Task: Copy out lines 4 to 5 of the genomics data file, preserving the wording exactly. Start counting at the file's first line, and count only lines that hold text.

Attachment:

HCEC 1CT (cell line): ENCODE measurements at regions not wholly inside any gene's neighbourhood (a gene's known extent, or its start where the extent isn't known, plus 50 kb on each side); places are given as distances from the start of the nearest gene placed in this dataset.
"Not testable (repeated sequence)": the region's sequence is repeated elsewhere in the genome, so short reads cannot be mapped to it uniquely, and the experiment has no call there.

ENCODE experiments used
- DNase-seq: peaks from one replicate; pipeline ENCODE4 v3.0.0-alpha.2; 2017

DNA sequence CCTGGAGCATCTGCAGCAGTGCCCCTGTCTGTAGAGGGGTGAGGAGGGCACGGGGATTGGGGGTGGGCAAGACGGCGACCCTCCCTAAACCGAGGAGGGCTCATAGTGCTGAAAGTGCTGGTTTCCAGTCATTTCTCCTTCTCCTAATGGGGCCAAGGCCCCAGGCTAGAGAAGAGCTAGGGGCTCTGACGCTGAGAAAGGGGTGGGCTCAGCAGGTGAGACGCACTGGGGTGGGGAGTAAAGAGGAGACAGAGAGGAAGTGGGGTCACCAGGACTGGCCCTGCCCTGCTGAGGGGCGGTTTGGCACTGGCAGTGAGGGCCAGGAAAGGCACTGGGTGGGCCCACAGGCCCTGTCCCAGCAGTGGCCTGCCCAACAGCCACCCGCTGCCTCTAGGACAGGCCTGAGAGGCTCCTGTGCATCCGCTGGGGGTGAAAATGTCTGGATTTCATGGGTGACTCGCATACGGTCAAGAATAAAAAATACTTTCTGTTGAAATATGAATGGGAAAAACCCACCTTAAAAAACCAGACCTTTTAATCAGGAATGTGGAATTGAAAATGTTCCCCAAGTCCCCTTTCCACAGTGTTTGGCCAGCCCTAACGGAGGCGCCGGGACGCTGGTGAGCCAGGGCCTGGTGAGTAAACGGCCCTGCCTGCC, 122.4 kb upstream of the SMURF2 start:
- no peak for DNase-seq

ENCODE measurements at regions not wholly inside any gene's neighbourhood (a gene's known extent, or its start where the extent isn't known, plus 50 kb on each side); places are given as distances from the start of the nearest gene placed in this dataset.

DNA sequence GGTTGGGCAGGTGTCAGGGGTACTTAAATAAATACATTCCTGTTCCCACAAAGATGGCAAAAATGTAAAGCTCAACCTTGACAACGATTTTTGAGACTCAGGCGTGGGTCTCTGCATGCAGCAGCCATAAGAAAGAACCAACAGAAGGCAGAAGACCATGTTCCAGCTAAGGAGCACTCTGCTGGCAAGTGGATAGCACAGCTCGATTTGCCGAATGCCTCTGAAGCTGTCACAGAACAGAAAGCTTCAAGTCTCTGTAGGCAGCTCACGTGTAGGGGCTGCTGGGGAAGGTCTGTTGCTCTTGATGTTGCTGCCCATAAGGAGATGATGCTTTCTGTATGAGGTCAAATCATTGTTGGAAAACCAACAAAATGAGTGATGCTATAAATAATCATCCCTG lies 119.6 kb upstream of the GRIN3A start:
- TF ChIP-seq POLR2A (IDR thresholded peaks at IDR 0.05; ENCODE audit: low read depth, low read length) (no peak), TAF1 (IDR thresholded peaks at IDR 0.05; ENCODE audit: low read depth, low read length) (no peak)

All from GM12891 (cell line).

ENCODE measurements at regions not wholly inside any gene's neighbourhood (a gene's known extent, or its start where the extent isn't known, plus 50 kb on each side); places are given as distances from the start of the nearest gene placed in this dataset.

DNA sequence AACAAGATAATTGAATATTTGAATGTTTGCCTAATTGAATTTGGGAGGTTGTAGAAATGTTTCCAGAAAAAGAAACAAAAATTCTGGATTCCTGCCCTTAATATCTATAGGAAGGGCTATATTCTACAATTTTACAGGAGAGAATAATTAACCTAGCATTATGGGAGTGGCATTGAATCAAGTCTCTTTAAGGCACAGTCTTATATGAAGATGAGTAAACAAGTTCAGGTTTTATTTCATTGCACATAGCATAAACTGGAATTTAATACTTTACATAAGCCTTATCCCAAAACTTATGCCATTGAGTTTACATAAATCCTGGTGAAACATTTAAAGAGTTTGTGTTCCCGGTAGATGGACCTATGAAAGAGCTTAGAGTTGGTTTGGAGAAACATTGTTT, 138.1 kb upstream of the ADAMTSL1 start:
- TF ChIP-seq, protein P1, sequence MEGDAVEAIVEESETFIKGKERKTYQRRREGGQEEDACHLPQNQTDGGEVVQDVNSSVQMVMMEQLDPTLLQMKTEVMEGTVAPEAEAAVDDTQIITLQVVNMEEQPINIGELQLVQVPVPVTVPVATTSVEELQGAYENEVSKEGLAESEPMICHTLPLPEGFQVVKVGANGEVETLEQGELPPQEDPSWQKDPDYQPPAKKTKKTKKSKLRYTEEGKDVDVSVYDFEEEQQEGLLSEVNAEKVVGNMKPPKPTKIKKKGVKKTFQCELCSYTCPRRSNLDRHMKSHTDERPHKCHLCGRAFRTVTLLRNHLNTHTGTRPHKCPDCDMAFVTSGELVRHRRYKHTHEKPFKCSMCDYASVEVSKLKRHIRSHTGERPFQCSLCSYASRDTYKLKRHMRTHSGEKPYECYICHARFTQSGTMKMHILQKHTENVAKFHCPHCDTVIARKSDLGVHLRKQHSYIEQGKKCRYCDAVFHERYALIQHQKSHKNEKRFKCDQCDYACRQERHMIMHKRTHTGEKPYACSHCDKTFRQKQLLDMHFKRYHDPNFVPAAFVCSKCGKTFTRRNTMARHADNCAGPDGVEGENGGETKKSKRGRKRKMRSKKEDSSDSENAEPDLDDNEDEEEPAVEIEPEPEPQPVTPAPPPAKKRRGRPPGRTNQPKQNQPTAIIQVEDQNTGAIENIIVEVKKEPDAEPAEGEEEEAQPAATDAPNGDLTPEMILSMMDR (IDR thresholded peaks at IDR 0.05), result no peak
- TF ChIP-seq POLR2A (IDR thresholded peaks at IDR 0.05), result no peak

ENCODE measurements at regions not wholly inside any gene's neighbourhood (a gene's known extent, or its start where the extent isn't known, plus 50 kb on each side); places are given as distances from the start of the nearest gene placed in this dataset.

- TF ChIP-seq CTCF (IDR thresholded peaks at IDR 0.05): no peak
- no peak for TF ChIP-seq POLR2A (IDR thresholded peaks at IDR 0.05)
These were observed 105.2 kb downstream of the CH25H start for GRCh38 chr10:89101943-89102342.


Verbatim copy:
- DNase-seq: peaks from one replicate; pipeline ENCODE4 v3.0.0-alpha.2; 2017

DNA sequence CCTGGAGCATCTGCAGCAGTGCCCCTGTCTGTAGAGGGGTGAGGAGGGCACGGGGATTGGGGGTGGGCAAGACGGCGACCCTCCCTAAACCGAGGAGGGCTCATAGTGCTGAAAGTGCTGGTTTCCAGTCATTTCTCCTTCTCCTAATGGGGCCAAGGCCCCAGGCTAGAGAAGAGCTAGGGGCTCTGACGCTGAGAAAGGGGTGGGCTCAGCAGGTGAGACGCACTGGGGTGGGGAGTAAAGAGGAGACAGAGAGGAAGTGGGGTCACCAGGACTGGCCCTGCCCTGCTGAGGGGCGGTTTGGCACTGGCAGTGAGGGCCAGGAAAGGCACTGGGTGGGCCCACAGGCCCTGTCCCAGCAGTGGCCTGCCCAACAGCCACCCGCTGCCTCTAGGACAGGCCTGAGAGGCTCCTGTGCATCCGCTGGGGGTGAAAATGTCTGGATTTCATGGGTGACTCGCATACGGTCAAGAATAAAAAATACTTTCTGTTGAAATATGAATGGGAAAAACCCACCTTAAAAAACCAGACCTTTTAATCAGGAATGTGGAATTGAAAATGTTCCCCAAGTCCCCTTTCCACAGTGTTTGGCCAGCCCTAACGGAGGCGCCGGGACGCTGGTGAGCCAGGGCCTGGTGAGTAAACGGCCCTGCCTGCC, 122.4 kb upstream of the SMURF2 start: